|The RagaMuffin Breed History|
|Written by Administrator|
|Saturday, 28 March 2009|
The History of the RagaMuffin Cat The story of the RagaMuffin begins with an accident. During the 1960s, Ann Baker, a Persian breeder, developed a friendship with a neighbor who fed and cared for a colony of feral cats. A car struck one of these cats, named Josephine, who had previously given birth to wild kittens. After Josephine returned to health, she delivered a litter of kittens that impressed people with their sweetness and sociability. Although any difference in temperament could be explained by natural variation or having different fathers, a highly unscientific theory, that the accident somehow accounted for the kittens docile nature persists to this day. Ann Baker gathered as many of Josephine's kittens as possible and began breeding to preserve the wonderful personality of these cats that went as limp as a rag doll when cuddled. She gave the cats the angelic name Cherubim.The most well-known of Josephine's random-bred offspring were Buckwheat, a black shorthair female who resembled a Burmese, and Daddy Warbucks, a male with Birman-like points (dark face, ears, tail and legs) and mitts (white paws). Many of the Cherubim had points and mitts, but others came in a rainbow of solid colors and bi-color variations. Ann Baker called these non-pointed and non-mitted cats Miracle Ragdolls.Determined to direct the progress of her Cherubim cats, Ann Baker developed strict rules for anyone wishing to breed them. She alone knew the ancestry of each cat and made all breeding decisions. In 1967, a group split away from Ann Baker's control, taking their cats to mainstream registries to show and make their own breeding choices. They chose to call their cats Ragdolls and to breed only pointed cats in three patterns.Bitter over this defection, Ann Baker took steps to exert greater control over the development of "her" breed. She set up her own registry, the International Ragdoll Cat Association, and required all her breeders to register only with her. Ann Baker patented the name Ragdoll for use only with cats of her breeding and registry. Catteries were franchised and paid royalties for each kitten sold. For more than 20 years, Ann Baker's program continued, with Cherubim breeders relatively content to enjoy raising the kittens while allowing Ann Baker to make marketing and breeding decisions.Eventually, even her loyal group developed misgivings about Ann Baker, who struggled to keep a healthy cattery while handling the responsibilities of the registry.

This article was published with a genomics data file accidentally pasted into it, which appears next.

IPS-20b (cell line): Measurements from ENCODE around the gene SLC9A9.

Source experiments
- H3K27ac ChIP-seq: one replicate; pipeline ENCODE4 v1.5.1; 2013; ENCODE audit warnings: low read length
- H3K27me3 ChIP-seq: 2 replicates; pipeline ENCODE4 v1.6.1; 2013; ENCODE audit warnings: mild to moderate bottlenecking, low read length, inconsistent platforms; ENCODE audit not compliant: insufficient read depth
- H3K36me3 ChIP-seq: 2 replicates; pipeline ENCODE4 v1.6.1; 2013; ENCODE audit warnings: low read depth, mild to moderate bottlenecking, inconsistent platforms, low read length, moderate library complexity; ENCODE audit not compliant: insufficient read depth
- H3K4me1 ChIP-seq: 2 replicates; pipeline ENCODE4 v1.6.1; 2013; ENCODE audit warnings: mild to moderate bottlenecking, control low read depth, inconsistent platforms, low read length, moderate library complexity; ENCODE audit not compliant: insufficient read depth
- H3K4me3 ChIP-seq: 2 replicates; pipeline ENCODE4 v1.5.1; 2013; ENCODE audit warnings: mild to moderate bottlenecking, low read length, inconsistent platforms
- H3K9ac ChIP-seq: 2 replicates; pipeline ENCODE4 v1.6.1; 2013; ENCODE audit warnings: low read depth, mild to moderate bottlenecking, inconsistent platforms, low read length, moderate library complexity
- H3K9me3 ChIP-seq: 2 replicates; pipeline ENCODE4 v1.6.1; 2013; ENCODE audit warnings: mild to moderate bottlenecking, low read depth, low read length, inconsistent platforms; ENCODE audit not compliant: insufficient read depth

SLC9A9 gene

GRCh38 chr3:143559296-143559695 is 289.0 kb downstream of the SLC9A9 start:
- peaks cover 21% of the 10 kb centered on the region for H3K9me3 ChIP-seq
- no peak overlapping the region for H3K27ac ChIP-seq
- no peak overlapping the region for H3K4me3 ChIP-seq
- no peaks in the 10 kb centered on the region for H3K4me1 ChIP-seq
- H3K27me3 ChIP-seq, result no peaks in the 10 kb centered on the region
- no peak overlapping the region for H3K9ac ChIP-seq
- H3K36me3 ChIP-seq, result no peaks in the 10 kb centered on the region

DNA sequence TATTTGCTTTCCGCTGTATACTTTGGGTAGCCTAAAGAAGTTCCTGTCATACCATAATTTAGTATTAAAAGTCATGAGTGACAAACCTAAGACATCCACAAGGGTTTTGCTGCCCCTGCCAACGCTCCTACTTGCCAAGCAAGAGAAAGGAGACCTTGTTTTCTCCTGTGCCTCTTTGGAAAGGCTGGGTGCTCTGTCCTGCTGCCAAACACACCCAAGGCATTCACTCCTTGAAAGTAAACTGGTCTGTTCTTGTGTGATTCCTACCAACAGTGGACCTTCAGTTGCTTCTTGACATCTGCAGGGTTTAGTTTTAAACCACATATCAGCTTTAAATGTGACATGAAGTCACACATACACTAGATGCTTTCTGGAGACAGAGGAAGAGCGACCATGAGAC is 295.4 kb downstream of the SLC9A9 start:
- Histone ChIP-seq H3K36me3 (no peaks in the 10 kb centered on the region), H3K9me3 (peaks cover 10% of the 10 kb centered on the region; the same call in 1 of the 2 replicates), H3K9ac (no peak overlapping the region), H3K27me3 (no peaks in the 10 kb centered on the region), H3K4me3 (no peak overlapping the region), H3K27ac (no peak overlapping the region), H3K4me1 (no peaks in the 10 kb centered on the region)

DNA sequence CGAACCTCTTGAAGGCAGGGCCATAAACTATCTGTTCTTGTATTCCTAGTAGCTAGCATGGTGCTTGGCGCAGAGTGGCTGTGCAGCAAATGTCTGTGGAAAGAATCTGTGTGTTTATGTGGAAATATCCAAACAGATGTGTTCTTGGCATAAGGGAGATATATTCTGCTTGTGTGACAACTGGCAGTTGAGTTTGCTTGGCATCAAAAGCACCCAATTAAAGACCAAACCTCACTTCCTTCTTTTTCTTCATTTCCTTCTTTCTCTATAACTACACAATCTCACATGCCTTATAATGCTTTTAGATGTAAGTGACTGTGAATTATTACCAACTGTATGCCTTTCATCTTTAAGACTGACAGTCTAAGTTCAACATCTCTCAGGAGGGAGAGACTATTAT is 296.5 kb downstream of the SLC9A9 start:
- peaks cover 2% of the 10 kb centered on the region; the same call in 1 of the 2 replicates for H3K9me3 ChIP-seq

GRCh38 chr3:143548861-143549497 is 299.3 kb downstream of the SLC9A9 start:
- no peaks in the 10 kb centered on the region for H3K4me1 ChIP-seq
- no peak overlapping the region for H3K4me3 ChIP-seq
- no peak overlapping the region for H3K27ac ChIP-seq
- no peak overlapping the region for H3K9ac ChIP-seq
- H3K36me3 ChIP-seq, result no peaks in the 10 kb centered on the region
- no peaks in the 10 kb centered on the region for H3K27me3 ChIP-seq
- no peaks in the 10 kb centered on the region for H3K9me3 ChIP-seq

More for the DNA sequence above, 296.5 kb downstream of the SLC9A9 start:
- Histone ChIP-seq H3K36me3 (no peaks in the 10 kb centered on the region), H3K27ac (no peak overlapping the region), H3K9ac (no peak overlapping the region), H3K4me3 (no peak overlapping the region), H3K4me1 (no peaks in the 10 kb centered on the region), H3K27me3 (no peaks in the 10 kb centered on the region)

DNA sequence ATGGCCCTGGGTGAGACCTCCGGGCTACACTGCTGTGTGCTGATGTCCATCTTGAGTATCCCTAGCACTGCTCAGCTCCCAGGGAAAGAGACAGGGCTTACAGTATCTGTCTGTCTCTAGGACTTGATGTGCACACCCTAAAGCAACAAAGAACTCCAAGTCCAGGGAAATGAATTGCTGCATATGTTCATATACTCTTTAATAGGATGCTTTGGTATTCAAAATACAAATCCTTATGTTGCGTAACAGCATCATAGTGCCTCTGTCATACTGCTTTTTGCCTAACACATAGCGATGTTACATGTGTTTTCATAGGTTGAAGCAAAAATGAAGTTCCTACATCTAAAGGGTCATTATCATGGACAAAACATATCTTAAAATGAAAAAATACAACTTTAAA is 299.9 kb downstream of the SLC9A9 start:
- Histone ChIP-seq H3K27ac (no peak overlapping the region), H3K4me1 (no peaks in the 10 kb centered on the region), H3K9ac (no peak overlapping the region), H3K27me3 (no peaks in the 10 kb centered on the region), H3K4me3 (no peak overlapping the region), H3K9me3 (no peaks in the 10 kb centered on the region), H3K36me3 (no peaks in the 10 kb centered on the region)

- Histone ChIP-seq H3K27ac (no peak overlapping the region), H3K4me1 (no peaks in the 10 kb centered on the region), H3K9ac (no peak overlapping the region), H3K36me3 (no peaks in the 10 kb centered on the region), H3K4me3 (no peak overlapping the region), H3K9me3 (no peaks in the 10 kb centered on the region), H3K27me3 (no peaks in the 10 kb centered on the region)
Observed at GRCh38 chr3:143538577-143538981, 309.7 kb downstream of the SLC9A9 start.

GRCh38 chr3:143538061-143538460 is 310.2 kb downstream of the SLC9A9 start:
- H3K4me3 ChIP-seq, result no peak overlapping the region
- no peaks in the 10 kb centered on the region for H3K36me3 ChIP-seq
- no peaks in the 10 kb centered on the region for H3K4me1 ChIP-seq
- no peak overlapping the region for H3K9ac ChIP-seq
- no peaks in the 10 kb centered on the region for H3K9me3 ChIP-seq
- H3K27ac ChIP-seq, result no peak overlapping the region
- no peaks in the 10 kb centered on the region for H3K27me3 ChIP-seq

In 1993 a group of breeders including Janet Klarmann, Curt Gehm and Kim Clark persuaded Ann Baker to retire and planned to take over management of the association. After a few months, however, Ann Baker refused to relinquish control. Regretfully, the group voted to leave IRCA and seek recognition with established registries.
Since their cats included all colors and patterns and they signed contracts not to use the Ragdoll name, the first crisis focused on what to call the cats, in the process of submitting a standard to American Cat Fanciers' Association. Janet Klarmann credits Curt Gehm of Liebling Cats in Virginia with the choice of "RagaMuffin". The explanation given was that since the original gene pool developed from the street cats of Riverside, they were truly Ragamuffins—endearing little urchins!The M is capitalized "because they're big huggable, loveable Muffins," says Janet Klarmann, who breeds under the Encore Prefix. The new name stuck and in May 2001 the cats gained championship recognition. The Breed is officially recognized by the following Registering Bodies: The World Cat Federation, American Cat Fanciers Association,Cat Fanciers Association,The American Association of Cat Enthusiasts, United Feline Organization, Cat Fanciers' Federation , ICE (International Cat Exhibitors) in America and Japan and
OERCC (Oesterreichischer Royal-Cat-Club) in Austria/Europe
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